Degree of Difficulty: 10. For me, anything involving making a crust is a 10.
Applesauce Granita with Maple Topping
– Applesauce — $3.39
– Lemon — $0.50
– 1/2 cup yogurt: Had to go pretty far down the list for the first non-organic, full fat version. I’m presuming she just means regular old plain, unflavored yogurt. $3.19/32 oz = $3.19/4 cups = $0.80/cup — $0.40
– 1 tbsp real maple syrup: Real maple syrup is not Mrs. Butterworth’s, people. I had to violate the non-organic rule as ALL the non-corporate syrups were organic. $7.69/8 oz = $0.96/oz = $0.96/2 tbsp — $0.48
Degree of Difficulty: 1. We tried this without the topping. It was OK. Maybe the topping sweetens it up and makes it better.
Episode Total: $21.88
Episode 2 — Less Money, More Moroccan
North African Meatballs
– 1/2 onion: We’ll call it a third of a pound. $1.49/lb — $0.50
– 2 tbsp olive oil: Presuming the same rules from episode one. $9.99/25.5 oz = $9.99/408 tbsp — $0.02
– 2 cloves of garlic: I toyed with not including this either. We’ll say there are about a dozen cloves in a head of garlic. $2.99/lb ~= $0.75/head ~= $0.06/clove — $0.12
– 1 lemon — $0.50
Kalamata olives: She had a 1/2 pint container, which is about a 1/2 lb. $7.99/lb — $4.00
– 1/2 cup of white wine: Bleh, we’ll be generous here and say she used a $4.99 bottle of wine. $4.99/750ml ~= $4.99/3 cups = $1.66/cup — $0.83
– 1 can of tomatoes — $1.79
– 1 tbsp red pepper flakes: $0.79/2.75 oz = $0.79/5.5 tbsp — $0.14
– 1 tbsp cinnamon: $0.79/3.5 oz = $0.79/7 tbsp — $0.11
– 2 tbsp of brown sugar: Light and dark cost the same. $1.19/lb = $1.19/2.27 cups ~= $1.19/36 tbsp = $0.06
– 1/4 cup chicken stock: $3.39/32 oz = $3.39/4 cups = $0.85/cup — $0.21
– 1 egg: Still counting it — $0.17
– 2 tbsp tomato paste: $0.99/6oz = $0.99/12 tbsp — $0.08
– 3 tbsp of cilantro — $1.49/sprig
– 1 tsp cumin: $0.79/3 oz = $0.79/18 tsp — $0.04
– 1 tbsp fresh ground ginger: Ground it off of ginger root, which is by count. Each root is about 6 oz. $2.99/6 oz = $2.99/12 tbsp — $0.30
– 3/4 lb ground beef: $2.99/lb — $2.24
– 1/4 cup of whole rolled oats: Ground up to replace breadcrumbs. $3.39/18 oz = $3.39/2.25 cups = $1.51/cup — $0.38
Total: $12.98. Melissa claims this dish costs just under $7. Maybe without the super fancy olives.
Degree of difficulty: 4 — Mixing up raw meat and rolling meatballs is a 1. Browning them without burning them is a little tougher. Getting a sauce to not suck can — well — suck.
– 1 cup couscous: I’m assuming plain and not flavored. $2.99/17.6 oz = $2.99/2.2 cups — $1.40
– 1/4 cup dates: Best I could find on Fresh Direct was $5.79/bag. A bag is 8 oz. 8 oz is about a cup. — $1.44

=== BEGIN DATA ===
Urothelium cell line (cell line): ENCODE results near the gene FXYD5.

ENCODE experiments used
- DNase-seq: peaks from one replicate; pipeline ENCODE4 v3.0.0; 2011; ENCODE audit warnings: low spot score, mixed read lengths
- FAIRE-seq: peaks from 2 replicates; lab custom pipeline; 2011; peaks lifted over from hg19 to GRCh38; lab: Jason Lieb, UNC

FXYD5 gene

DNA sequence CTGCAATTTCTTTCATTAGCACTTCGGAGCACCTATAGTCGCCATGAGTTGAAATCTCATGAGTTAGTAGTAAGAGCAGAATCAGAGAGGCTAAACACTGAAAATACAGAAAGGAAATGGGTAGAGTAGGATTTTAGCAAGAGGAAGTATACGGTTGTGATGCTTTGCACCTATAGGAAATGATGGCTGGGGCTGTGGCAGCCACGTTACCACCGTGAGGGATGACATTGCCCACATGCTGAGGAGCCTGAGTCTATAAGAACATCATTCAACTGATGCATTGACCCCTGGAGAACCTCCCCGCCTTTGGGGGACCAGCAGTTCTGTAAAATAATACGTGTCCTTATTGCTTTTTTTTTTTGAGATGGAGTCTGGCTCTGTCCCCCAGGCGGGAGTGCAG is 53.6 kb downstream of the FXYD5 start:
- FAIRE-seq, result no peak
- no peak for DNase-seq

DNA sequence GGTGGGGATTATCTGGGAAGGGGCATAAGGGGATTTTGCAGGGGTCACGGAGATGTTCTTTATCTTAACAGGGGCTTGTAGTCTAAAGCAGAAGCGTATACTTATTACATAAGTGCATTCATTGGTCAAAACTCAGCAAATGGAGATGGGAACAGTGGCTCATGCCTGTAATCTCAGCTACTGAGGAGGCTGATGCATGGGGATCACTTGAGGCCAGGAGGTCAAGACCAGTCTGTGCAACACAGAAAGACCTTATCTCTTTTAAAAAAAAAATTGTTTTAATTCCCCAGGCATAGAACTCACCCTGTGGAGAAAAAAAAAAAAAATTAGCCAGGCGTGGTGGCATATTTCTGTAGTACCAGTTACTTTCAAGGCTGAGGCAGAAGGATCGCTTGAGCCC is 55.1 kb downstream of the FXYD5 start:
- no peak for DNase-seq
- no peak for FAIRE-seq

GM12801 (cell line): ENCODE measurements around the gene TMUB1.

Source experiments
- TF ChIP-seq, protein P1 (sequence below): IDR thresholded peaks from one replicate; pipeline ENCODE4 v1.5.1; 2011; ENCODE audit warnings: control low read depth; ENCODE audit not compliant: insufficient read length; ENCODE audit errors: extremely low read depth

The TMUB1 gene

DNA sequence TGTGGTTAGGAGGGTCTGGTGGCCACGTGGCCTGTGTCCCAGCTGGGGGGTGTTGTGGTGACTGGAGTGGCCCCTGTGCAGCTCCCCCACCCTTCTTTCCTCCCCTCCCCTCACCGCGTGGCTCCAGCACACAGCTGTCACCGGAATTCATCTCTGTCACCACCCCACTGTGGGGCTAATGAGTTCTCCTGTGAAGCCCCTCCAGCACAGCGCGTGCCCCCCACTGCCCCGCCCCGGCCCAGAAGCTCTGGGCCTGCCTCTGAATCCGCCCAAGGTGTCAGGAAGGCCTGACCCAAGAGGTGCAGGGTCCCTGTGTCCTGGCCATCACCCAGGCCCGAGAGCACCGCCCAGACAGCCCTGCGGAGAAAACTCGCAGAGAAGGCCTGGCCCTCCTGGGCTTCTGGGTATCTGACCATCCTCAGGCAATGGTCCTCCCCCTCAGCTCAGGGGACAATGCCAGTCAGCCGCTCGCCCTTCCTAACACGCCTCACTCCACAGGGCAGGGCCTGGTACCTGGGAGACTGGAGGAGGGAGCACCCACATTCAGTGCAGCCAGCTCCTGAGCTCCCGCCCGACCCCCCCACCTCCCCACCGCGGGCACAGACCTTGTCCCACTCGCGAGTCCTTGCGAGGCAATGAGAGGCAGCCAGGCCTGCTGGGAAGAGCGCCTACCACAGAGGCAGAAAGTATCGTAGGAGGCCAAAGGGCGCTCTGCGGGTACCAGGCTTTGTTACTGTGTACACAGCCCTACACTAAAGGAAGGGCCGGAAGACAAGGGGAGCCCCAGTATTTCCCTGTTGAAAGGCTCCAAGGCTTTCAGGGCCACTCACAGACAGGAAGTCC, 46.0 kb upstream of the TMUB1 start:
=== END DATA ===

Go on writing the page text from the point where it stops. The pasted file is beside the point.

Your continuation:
– 1 cup chicken stock: $3.39/32 oz = $3.39/4 cups = $0.85/cup — $0.85
– 1 tbsp olive oil: Presuming the same rules from episode one. $9.99/25.5 oz = $9.99/408 tbsp — $0.04
Total: $3.73. She claims it’s just over $2. I guess that is true.
Degree of Difficulty: 1 — it’s rice, people.
– 6 carrots: Her recipe calls for 3/4 lb of carrots. She had at least 6 carrots on the table. Fresh Direct claims that 6 carrots is over 2 lbs. They claim 3/4 lb is only 2 carrots. I’m going by what she made, not what she claims. $0.79/lb at 2.4 lbs — $1.90
– 1/4 cup chicken stock: $3.39/32 oz = $3.39/4 cups = $0.85/cup — $0.21
– 1 tbsp butter: One stick is 8 tbsp. From before, $2.79 for 2 sticks — $0.35
– 1 tbsp of brown sugar: Light and dark cost the same. $1.19/lb = $1.19/2.27 cups ~= $1.19/36 tbsp = $0.03
– 1 tsp cumin: $0.79/3 oz = $0.79/18 tsp — $0.02
Total: $2.51. She claims the entire dish is under $1. Using her claim of 3/4 lbs ($0.59) this is much closer to true, coming in at $1.20.
Degree of difficulty: 2 — It’s sliced carrots, people.
Episode Total: $19.22
I don’t understand is the price label on the show. It makes no sense and is impossible to pull off. Even if we assume that the cooks have all the ingredients in their pantry, the specialty ingredients she uses are pricey. Katamata olives? Gruyere cheese? If they can’t even keep it in the ballpark of $10, why bother? And, for that matter, is $20 Dinners With Melissa D’Arabian too pricey? Did the marketing people say “$20! Who has $20 in their wallet? That will price Middle America right out of the market!” At $20, both meals are in the +/- 10% ballpark even for a city snob like me. Mr. Tuschman, I expect more from you.
I guess I’m neutral on the show. They obviously want to market her as the new Rachael. I just don’t know if she’s engaging enough yet. I used to work at the supermarket chain in Upstate NY (Price Chopper) where Rachael started doing 20 Minute Meals in front of a live crowd. She had that natural engaging ability to hold a crowd. I don’t know if Melissa has that — but she’s got enough that her show isn’t insulting.
Tags: Food Network